The Southwestern Historical Quarterly, Volume 85, July 1981 - April, 1982 Page: 410
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Southwestern Historical Quarterly
contempt for the Society, to have us believe that the German noblemen
were paid by the British government, and that they became party to
a scheme for luring emigrant German families to Texas. These noble-
men then allegedly abandoned the families to their fate without furth-
er concern for their success in Texas, because they were intent only
upon raking in the premiums promised by England for every emigrant
sent to Texas. If the Author could convince others of this charge, he
would think that he had achieved the most fantastic of his aims. The
charge of such ignominious deeds cannot be substantiated, of course,
simply by vague references, but must be based on the most incontest-
able documentary evidence.
On page six, issue No. 128, of Der Auswanderer, the Author writes:
"Evidence exists that England was actively involved in the founding
of the Society, and what is more, even provided the motive for its
formation." On page six, No. 131, of Der Auswanderer, the Author was
invited to produce some proof; six months have now passed and he
still has not answered nor revealed his evidence. After the Author has
rambled on a while in his inimitable manner about the British plans
for Texas and German settlement here, he states further: "Various
letters from Prince Solms to the officials of the Society and to the office
of the Secretary of State in Texas demonstrate that my assertions are
based on truth."
It is an historical fact that there existed at the time in England an
organization, The Anty-Slavery Society [sic], which had set itself the
task of abolishing slavery throughout the world. It will be established
subsequently that this organization had made contact in 1843 with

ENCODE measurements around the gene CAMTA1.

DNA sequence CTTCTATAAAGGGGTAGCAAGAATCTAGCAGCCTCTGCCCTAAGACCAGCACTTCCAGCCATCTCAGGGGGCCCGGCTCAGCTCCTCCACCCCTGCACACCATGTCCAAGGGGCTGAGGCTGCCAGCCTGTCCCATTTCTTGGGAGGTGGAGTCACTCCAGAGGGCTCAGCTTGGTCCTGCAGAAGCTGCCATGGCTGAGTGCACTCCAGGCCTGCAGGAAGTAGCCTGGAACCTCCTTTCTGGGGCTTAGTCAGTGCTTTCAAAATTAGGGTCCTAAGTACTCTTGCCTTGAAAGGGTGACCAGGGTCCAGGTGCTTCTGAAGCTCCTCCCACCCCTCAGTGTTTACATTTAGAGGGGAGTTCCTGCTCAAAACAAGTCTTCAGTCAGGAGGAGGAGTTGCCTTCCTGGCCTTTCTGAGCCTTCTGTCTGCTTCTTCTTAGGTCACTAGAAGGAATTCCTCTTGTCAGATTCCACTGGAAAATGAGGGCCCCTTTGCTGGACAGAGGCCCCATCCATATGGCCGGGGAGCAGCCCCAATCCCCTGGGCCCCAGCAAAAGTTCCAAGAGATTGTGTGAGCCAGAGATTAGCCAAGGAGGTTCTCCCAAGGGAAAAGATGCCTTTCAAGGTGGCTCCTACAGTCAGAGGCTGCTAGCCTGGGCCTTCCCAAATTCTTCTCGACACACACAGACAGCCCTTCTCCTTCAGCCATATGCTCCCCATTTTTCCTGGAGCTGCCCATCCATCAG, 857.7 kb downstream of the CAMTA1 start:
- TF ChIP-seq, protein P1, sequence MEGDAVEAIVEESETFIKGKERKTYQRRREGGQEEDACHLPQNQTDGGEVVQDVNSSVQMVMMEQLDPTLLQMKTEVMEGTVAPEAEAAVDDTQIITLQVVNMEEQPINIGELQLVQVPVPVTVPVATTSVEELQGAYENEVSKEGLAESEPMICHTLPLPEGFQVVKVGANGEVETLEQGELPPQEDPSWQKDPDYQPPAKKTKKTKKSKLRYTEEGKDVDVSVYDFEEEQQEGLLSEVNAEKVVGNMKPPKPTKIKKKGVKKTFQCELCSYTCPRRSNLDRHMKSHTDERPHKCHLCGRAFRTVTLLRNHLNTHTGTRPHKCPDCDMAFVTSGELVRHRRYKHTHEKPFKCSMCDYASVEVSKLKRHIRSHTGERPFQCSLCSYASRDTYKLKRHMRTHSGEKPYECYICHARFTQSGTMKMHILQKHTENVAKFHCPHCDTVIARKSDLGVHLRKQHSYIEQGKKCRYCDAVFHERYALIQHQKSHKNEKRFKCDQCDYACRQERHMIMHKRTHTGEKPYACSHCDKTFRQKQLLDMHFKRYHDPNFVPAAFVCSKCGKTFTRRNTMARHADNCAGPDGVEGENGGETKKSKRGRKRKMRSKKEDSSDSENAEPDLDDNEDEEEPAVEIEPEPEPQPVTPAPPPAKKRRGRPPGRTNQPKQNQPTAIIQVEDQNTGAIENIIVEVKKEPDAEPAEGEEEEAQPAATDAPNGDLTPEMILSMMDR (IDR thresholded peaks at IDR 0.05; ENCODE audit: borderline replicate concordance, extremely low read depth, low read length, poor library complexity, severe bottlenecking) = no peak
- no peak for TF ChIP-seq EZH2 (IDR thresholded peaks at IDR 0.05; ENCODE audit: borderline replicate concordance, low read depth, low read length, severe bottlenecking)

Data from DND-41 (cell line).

certain individuals in Texas. Furthermore, it is not at all surprising
that Prince Solms was influenced by these people and that there are
letters in his private correspondence that contain references to this
group. The directors of the Society in Germany were also informed
about the group's activities. Consequently, Mr. Meusebach, Prince
Solm's successor, was explicitly instructed by the chief director Count
Castell to disavow immediately in the name of the Society any extant
letters of a political nature. The Society did not want anything at all
to do with political issues and the prince had not been authorized to
become involved on his own in local politics.
Issue No. 128, page 8: "The Prince himself laid the cornerstone and
in it was placed the following document which shows very well how
deeply involved England had become in the matter."
Indeed! I would challenge anyone to read through this cornerstone
Here’s what’s next.
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Texas State Historical Association. The Southwestern Historical Quarterly, Volume 85, July 1981 - April, 1982, periodical, 1981/1982; Austin, Texas. (texashistory.unt.edu/ark:/67531/metapth101208/m1/468/: accessed July 27, 2017), University of North Texas Libraries, The Portal to Texas History, texashistory.unt.edu; crediting Texas State Historical Association.